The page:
All of the above amounted to a “heck of a note,” as my father would have said. It disturbed Kathy’s time with her mother. And it upset the young medical student who thought he should have been involved with his wife’s medical encounter.
Taking charge, better late than never, I told Kathy to throw the pills away. She already was taking enough. There was nothing I could do about the level of intensity under which she worked. She had to come to the conclusion that she was out of her league at the Methodist Hospital Medical Intensive Care Unit. Thence, I suggested that we consult the Cayce readings. The whole idea was a bit foreign to her, but she wasn’t keen on medication either considering all the circumstances.
After she voluntarily gave up her job, Kathy took a plane to Phoenix and spent a few days at the ARE Clinic with Alan Abromovitz as her physician. She enjoyed the stay and came back in good spirits with a regime to follow including modest dietary changes, castor oil packs, massages, chiropractic, and wet cell battery. I got elected to do the duty of massage therapist and to apply the wet cell and castor oil packs as directed. Kathy soon took responsibility for the latter. Looking back, I have to say that while the physical approach may have been warranted and somewhat helpful for Kathy, her real needs were left untouched by her physicians and counselors, by the Cayce remedies, and particularly by me.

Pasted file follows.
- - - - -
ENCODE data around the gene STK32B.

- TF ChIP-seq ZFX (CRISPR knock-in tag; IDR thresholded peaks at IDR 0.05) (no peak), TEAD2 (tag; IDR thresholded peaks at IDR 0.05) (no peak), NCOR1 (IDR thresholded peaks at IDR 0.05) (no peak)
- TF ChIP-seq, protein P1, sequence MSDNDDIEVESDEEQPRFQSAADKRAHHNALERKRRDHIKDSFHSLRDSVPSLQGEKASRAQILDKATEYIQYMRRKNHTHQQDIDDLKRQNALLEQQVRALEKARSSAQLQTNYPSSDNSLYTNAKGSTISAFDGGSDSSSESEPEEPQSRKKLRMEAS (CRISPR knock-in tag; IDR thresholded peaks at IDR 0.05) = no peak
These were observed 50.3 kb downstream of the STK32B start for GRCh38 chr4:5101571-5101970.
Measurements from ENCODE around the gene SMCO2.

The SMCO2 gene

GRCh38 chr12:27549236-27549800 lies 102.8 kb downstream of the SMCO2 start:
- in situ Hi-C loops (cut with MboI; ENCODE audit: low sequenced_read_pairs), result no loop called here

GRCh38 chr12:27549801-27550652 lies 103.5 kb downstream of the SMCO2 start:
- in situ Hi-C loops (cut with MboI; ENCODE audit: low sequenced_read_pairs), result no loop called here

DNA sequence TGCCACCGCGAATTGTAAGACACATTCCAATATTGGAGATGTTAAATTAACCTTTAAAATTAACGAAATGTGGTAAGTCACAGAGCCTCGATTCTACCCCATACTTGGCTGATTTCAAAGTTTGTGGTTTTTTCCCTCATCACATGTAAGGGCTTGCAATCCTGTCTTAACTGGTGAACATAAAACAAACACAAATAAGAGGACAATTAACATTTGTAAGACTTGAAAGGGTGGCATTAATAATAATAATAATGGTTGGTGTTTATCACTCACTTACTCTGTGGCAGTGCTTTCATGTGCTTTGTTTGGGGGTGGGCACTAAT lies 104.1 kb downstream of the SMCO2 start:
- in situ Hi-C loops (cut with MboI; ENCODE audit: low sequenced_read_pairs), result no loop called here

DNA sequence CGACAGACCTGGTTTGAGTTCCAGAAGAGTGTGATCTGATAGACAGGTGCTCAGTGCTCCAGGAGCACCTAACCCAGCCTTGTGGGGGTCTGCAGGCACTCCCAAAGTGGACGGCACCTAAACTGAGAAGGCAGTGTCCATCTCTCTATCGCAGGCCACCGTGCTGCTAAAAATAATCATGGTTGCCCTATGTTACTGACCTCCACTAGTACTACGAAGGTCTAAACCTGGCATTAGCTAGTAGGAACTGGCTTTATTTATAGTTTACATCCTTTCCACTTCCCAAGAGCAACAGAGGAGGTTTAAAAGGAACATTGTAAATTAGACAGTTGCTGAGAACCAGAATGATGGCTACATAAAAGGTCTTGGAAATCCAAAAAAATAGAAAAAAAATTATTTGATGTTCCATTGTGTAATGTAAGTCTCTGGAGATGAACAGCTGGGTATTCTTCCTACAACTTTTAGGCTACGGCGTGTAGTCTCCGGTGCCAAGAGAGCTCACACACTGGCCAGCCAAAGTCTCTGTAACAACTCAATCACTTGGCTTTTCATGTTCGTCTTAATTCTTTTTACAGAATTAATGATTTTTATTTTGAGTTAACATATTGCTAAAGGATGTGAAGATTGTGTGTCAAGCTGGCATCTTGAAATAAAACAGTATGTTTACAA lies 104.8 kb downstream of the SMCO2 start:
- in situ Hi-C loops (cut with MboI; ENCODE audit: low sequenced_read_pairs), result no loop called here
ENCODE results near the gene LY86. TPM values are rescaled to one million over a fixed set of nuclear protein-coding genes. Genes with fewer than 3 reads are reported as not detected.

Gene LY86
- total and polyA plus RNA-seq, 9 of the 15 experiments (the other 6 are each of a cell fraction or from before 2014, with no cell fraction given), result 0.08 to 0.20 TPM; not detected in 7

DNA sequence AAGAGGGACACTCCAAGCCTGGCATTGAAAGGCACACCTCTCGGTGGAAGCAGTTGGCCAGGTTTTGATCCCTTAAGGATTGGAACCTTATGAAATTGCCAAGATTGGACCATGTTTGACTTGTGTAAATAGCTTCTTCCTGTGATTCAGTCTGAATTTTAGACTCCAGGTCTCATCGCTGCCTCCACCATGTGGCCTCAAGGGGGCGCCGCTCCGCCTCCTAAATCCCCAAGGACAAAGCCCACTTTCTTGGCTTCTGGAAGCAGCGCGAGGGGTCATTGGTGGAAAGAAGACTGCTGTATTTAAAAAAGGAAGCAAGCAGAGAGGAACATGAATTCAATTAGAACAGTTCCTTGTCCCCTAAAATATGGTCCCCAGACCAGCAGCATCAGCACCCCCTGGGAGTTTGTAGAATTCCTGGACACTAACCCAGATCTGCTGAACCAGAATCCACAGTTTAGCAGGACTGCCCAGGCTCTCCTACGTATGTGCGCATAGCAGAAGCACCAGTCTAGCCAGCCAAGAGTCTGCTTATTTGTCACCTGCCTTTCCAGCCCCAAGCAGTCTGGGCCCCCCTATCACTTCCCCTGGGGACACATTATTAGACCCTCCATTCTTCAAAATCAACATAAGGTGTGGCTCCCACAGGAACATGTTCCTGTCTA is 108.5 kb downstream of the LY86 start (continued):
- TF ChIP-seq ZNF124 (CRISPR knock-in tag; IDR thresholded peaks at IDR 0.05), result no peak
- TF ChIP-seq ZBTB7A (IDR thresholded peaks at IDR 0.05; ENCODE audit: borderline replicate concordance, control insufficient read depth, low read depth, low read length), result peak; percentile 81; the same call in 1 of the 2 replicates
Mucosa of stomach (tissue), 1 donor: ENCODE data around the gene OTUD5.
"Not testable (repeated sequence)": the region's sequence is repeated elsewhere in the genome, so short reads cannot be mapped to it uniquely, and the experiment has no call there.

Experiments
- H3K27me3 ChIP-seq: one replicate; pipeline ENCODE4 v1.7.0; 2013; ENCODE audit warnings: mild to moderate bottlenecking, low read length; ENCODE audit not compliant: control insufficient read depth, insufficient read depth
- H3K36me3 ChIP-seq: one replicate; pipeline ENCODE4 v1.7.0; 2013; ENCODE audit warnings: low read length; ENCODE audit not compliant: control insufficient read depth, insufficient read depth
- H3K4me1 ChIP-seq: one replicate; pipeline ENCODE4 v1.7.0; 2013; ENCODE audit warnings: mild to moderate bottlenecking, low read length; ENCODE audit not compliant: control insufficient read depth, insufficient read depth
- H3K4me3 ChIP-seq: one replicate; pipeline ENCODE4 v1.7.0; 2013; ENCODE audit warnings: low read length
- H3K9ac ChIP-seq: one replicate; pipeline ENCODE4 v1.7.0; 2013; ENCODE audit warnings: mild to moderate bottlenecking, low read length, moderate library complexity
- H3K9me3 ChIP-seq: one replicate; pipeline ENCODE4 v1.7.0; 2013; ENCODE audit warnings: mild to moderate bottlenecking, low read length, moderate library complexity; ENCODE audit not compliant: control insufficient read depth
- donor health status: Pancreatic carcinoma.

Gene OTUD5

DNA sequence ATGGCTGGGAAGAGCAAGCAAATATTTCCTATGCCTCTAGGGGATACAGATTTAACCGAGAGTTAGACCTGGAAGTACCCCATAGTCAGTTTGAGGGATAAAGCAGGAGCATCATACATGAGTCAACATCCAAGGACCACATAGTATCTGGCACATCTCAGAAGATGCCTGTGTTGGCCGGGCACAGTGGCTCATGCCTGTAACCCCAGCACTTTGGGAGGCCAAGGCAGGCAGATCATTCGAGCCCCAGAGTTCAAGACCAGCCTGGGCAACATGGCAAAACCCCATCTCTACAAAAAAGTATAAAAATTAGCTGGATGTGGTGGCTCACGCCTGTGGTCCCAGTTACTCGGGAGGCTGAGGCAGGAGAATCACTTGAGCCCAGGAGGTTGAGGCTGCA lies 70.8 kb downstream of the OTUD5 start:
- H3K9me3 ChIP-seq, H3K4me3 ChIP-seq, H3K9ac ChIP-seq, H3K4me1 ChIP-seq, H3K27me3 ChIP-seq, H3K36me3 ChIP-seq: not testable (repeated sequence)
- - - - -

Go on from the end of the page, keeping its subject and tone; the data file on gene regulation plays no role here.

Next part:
CONFESSION§ I, the naive potential physician-healer, was attracted to and married a woman who I perceived needed HELP. I thought I could help Kathy. I was very wrong. Kathy’s problems, as yours and mine, were multi-dimensional and sometimes beyond a REAL healer’s abilities to set in order. It was certainly far beyond the capacity of such a one as myself – a fledgling medical student, a Cayce proselyte, an optimistic experimenter – one who should have been a husband or friend rather than a therapist.
For the longest time, almost ten years, I was one of Kathy’s major problems. I knew not how to be a reassuring husband, a supportive confidant, or a sympathetic friend. I remember calling Kathy by pet names which were neither endearing nor uplifting. We also had three occasions of physical altercation. Kathy got the worst in two of them.
Kathy and I never learned to communicate in the same language. I could not (and generally did not want to) penetrate the fogs and clouds of emotions which so often surrounded her. Kathy could not relate to the strong-mindedness which I often displayed around her. Nor could she compete intellectually with the bright young medical student, although she tried in a number of ways. K. experienced life chiefly through feelings – deeply, dramatically, and often dysfunctionally. My life was lived mainly through ideas. §